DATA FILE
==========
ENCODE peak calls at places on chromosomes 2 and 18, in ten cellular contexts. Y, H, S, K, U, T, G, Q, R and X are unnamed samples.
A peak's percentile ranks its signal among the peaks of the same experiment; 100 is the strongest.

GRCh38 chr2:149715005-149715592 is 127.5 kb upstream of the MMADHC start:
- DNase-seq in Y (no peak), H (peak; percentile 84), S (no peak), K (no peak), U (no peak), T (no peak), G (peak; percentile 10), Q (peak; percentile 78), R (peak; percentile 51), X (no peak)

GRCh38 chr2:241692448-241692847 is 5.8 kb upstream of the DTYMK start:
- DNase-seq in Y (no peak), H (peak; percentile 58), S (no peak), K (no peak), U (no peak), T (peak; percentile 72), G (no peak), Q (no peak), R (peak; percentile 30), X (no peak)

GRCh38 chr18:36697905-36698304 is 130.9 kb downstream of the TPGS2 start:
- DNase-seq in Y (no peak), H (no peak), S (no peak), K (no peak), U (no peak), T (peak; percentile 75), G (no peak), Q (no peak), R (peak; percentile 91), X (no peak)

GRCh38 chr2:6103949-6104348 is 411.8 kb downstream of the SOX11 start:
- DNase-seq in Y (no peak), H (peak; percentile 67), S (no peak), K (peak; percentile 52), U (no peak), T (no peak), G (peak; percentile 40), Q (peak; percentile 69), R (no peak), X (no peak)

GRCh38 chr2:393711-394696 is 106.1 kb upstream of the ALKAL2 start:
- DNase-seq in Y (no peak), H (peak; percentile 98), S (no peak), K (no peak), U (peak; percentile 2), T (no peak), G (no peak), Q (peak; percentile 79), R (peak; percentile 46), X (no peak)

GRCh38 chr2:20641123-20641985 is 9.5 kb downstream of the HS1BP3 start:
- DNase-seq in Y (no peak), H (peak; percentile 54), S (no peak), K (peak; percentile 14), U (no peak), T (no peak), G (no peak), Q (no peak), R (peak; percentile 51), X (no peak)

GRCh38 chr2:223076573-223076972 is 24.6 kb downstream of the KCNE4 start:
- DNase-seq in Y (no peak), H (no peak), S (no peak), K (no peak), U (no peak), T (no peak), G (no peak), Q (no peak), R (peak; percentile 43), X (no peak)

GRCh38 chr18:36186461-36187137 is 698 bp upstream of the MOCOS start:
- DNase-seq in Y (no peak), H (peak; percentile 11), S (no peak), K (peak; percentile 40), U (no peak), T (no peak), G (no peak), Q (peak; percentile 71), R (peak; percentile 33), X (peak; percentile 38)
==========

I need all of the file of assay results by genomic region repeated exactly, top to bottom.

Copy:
ENCODE peak calls at places on chromosomes 2 and 18, in ten cellular contexts. Y, H, S, K, U, T, G, Q, R and X are unnamed samples.
A peak's percentile ranks its signal among the peaks of the same experiment; 100 is the strongest.

GRCh38 chr2:149715005-149715592 is 127.5 kb upstream of the MMADHC start:
- DNase-seq in Y (no peak), H (peak; percentile 84), S (no peak), K (no peak), U (no peak), T (no peak), G (peak; percentile 10), Q (peak; percentile 78), R (peak; percentile 51), X (no peak)

GRCh38 chr2:241692448-241692847 is 5.8 kb upstream of the DTYMK start:
- DNase-seq in Y (no peak), H (peak; percentile 58), S (no peak), K (no peak), U (no peak), T (peak; percentile 72), G (no peak), Q (no peak), R (peak; percentile 30), X (no peak)

GRCh38 chr18:36697905-36698304 is 130.9 kb downstream of the TPGS2 start:
- DNase-seq in Y (no peak), H (no peak), S (no peak), K (no peak), U (no peak), T (peak; percentile 75), G (no peak), Q (no peak), R (peak; percentile 91), X (no peak)

GRCh38 chr2:6103949-6104348 is 411.8 kb downstream of the SOX11 start:
- DNase-seq in Y (no peak), H (peak; percentile 67), S (no peak), K (peak; percentile 52), U (no peak), T (no peak), G (peak; percentile 40), Q (peak; percentile 69), R (no peak), X (no peak)

GRCh38 chr2:393711-394696 is 106.1 kb upstream of the ALKAL2 start:
- DNase-seq in Y (no peak), H (peak; percentile 98), S (no peak), K (no peak), U (peak; percentile 2), T (no peak), G (no peak), Q (peak; percentile 79), R (peak; percentile 46), X (no peak)

GRCh38 chr2:20641123-20641985 is 9.5 kb downstream of the HS1BP3 start:
- DNase-seq in Y (no peak), H (peak; percentile 54), S (no peak), K (peak; percentile 14), U (no peak), T (no peak), G (no peak), Q (no peak), R (peak; percentile 51), X (no peak)

GRCh38 chr2:223076573-223076972 is 24.6 kb downstream of the KCNE4 start:
- DNase-seq in Y (no peak), H (no peak), S (no peak), K (no peak), U (no peak), T (no peak), G (no peak), Q (no peak), R (peak; percentile 43), X (no peak)

GRCh38 chr18:36186461-36187137 is 698 bp upstream of the MOCOS start:
- DNase-seq in Y (no peak), H (peak; percentile 11), S (no peak), K (peak; percentile 40), U (no peak), T (no peak), G (no peak), Q (peak; percentile 71), R (peak; percentile 33), X (peak; percentile 38)